Come on dear, it’s a direct flight and it probably takes even less than the flight from Lisbon... And it’s a first step for you to start moving South to the great sunny land (even if it is raining today here... ;)).

The ancient Aztecs would consider the snake as a powerful creature. And the mythical one we may see at the British Museum is an extraordinary artifact as you put it!!

The museum is fabulous! Of course, most of its greatness derives from the fact that its collections include pieces from all over the world. Whether stolen or rescued is a great controversy… One day we’ll probably see the end of it with a decent compromise that will suit all parties; but first there is the need for the settlement of the Middle East differences...
Thanks for the tip on Ron Mueck; I had already heard about him but didn’t take note of the Mask II when at the Museum and then was a bit lazy to make a research before posting... ;)

We’re definitely getting old; my first time there was in August 1974, thirty five years ago also... ;). I’m sure you remember the Greek marbles from the Parthenon and the Assyrians at least; those are unforgettable... ;))

The information was borrowed from the site of the British Museum; the history is a long time hobby... ;). I can surely understand your reaction towards the Mueck’s Mask II; but there are other hyperrealistic sculptures even more impressive than that one... ;)

You’re a truly lucky girl, travelling and cooking... ;).
Of course, you didn’t manage to see everything in the Museum; nobody does... ;). The mummies at the British? No, thanks. I’ll save it for the Louvre... Each one with its own speciality or like we say in Portuguese: «cada macaco no seu galho» («each monkey on its tree branch»)... ;))!

Trotter said...

Part Two:

The problem might be to ascertain where they belong to. The place where they were created (and where they were in some cases getting ruined) or the place where they were stolen (rescued) to? An interesting discussion is going on for the next years...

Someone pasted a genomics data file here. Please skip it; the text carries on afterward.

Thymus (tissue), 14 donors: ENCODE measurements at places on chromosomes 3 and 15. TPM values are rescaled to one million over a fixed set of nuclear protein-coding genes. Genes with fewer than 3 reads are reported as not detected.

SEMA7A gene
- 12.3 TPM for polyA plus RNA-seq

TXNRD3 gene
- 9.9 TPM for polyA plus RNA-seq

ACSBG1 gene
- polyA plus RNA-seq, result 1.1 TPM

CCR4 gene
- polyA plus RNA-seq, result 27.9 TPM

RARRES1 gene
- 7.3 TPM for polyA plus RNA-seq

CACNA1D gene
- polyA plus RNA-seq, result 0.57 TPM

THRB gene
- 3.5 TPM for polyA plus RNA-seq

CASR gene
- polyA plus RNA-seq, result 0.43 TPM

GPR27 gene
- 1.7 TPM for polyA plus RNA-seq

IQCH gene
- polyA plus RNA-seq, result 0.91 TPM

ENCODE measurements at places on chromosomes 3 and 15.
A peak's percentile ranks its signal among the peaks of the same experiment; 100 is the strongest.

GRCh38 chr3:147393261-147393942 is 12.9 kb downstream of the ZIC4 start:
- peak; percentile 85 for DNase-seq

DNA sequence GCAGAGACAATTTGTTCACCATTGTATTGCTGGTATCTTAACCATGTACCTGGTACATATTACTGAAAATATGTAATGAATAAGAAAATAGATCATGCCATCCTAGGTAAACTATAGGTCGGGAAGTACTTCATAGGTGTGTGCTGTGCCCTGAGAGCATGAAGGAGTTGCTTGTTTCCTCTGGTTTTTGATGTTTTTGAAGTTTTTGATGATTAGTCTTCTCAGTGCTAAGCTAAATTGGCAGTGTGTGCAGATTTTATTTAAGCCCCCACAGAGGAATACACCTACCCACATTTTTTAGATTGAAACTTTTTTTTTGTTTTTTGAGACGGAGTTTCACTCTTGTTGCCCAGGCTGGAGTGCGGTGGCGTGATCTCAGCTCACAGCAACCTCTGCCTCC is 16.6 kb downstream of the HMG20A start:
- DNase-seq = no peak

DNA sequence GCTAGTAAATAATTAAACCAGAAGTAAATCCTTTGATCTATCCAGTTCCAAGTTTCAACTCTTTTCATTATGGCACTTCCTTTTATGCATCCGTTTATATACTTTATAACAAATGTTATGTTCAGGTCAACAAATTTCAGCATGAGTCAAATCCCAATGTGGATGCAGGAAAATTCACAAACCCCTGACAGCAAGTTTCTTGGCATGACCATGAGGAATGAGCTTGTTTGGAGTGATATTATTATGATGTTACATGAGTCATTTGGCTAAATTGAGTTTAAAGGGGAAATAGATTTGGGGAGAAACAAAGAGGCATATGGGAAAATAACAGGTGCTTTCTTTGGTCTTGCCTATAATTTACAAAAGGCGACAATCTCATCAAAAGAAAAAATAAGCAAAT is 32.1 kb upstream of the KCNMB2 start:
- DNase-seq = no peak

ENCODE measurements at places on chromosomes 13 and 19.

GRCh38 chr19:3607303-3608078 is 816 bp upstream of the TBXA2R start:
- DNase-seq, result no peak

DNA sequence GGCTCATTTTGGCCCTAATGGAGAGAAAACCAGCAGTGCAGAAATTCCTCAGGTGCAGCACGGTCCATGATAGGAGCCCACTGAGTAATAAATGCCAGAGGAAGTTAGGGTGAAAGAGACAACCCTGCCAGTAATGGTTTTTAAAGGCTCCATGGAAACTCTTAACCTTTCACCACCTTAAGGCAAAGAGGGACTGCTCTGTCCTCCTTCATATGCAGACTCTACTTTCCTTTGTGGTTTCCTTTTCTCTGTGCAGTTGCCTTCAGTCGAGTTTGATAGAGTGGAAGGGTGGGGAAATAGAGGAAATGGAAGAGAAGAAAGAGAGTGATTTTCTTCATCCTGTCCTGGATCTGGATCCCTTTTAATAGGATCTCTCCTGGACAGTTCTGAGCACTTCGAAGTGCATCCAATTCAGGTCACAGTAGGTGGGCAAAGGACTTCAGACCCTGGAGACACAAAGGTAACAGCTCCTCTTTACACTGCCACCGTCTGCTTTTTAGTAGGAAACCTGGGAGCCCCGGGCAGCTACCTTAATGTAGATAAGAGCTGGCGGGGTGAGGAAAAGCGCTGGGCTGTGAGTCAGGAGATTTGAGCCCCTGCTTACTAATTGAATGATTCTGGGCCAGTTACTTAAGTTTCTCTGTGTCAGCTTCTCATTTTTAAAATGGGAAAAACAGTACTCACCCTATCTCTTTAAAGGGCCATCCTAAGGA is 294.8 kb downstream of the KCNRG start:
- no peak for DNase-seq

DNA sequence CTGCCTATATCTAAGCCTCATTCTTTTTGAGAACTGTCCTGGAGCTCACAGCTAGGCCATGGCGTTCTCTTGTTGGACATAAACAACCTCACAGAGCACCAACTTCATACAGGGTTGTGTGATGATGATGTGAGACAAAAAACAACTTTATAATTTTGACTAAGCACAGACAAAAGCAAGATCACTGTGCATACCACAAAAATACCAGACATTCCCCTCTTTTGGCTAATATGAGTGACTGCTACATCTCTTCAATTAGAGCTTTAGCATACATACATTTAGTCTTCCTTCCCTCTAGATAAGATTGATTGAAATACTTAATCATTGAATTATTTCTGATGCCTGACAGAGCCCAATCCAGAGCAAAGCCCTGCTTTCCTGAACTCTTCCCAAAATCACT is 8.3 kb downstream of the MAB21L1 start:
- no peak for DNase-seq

Thanks for your nice words! You’re always too kind! Now, let’s make a deal: you show me Rajasthan and then I’ll show you the British Museum; much easier task for me... ;))

OK, just let Jensen grow a little bit more and then show him the British; there is a lot for young people to learn there... ;). Those skulls are incredible; don’t know who created it and only noticed the «No photography» sign when looking the pictures to post... ;))

Every item is part of the great construction of human culture... And the guys at the British actually spotted some of the best pieces to make their collection!! A great tour...

All credits on the text go this time to the Museum site; a very informative and complete site!! The lunch at Do & Co (I knew it from Vienna, just in front of the Stephen’s Cathedral) was nice, but the most interesting was the cowboy pair... Amazing!! ;))
I visited the Brooklyn Museum some years ago and was quite impressed; but as far as mummies are concerned, I always return to the Louvre; probably because of Champollion... Anyhow, I’ll return there next time I’ll get to New York. Promise!! ;)

1988? Oh dear, I was young by that time... young meaning less than forty... ;). But it’s true that it has many of the most important world relics and artefacts... Whether they are holding them legitimately or not is another issue, but not to be discussed on Christmas Day... ;))

Wow! So great to see you back in the blogosphere!! We all were missing you, your posts and your comments... ;-(. Blogtrotter is keeping its pace on posting; exactly the contrary to what is happening to me as far as travelling (at least far away travelling...) is concerned... But one day I’ll return to Australia and maybe have a chance to discover you in Papua-New Guinea... ;)

Just took the pictures; nobody said it was forbidden; and it surely must be allowed as there was a specific note just in front of the skulls window «No photography», which I only noticed when checking pictures to post... ;)

If I were you, I would start packing... ;).
Museums are fascinating, but I would say that some are more fascinating than others; and the British is included in the first category... ;)

Hibernating with three hungry kids seem to be close to a nightmare... Furthermore if you don’t want them to eat all the fast junk food they usually want to... ;))
Memory failing? We must beware of our English and German friends: Messrs. Parkinson and Alzheimer aren’t good friends... ;)
Thanks for your kind words; always!! You’re too kind to make my blog better than it really is...

Unfortunately it’s not mine; I mean the collection of artefacts... And some people dispute whether at least all of them are also of the British museum... ;)
But I can easily agree with you that most of items shown at the Museum and pictures at the post are true masterpieces!!

That’s exactly the point: one has to return several times, because every time one returns there is something new to discover… I wonder whether the tradition of not allowing pictures is a continental one or not… Actually, I saw no objections to photograph neither at the British nor at the MoMA, just to name two important museums… ;))

Ah les grèves aux musées; typiquement parisiennes… et copiées en Italie et au Portugal… ;) Mais les plus gênantes pour moi étaient les fameuses grèves des transports en commun au mois de janvier; je me rappelle de traverser Paris à pied pour venir du Château de la Muette jusqu’à la rue de Rivoli, quelques fois sous la neige ou la pluie… Magnifique!! ;)).